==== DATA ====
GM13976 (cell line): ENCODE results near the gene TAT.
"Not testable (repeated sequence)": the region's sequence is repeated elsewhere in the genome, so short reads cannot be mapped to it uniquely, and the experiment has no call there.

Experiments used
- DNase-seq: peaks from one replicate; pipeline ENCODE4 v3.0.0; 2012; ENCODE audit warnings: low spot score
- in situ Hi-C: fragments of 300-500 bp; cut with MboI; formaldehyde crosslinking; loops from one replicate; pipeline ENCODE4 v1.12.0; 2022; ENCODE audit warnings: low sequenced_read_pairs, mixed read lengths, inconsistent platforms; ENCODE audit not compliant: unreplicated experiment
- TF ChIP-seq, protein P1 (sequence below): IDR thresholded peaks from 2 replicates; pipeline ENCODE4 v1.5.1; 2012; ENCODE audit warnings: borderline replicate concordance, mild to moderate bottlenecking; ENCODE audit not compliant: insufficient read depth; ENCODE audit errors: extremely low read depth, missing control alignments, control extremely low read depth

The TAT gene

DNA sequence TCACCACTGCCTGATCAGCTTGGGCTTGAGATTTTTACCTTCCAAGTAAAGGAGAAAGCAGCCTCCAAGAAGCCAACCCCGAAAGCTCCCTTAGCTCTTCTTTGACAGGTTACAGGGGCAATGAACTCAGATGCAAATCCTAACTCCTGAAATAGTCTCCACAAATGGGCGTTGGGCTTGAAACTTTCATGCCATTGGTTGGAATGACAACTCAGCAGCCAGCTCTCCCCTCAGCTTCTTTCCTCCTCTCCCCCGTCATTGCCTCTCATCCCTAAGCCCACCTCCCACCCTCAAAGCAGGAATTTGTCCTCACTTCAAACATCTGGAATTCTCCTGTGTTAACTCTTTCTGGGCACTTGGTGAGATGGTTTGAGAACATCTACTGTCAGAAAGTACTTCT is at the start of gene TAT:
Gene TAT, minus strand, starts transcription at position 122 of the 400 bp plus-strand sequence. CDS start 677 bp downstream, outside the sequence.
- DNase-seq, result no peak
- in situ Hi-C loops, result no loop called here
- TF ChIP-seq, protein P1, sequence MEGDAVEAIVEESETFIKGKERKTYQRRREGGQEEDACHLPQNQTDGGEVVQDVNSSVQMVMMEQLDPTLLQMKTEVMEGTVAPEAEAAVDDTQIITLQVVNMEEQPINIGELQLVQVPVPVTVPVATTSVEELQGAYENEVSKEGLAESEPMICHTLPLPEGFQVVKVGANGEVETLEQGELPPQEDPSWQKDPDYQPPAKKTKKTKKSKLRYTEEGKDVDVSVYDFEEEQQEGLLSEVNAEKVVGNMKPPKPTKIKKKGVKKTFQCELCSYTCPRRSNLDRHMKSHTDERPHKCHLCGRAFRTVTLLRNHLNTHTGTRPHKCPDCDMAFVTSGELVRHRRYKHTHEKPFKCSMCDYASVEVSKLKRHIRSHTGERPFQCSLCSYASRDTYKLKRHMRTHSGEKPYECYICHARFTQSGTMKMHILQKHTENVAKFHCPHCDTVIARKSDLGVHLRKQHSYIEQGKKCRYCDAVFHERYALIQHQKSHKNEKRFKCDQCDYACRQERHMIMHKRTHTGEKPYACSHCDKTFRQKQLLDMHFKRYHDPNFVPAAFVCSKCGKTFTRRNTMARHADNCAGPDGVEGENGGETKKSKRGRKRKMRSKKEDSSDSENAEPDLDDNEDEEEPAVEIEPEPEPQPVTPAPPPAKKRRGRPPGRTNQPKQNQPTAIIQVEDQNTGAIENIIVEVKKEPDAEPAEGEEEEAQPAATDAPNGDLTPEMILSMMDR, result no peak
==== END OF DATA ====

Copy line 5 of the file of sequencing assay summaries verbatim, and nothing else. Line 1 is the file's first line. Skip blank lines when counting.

- in situ Hi-C: fragments of 300-500 bp; cut with MboI; formaldehyde crosslinking; loops from one replicate; pipeline ENCODE4 v1.12.0; 2022; ENCODE audit warnings: low sequenced_read_pairs, mixed read lengths, inconsistent platforms; ENCODE audit not compliant: unreplicated experiment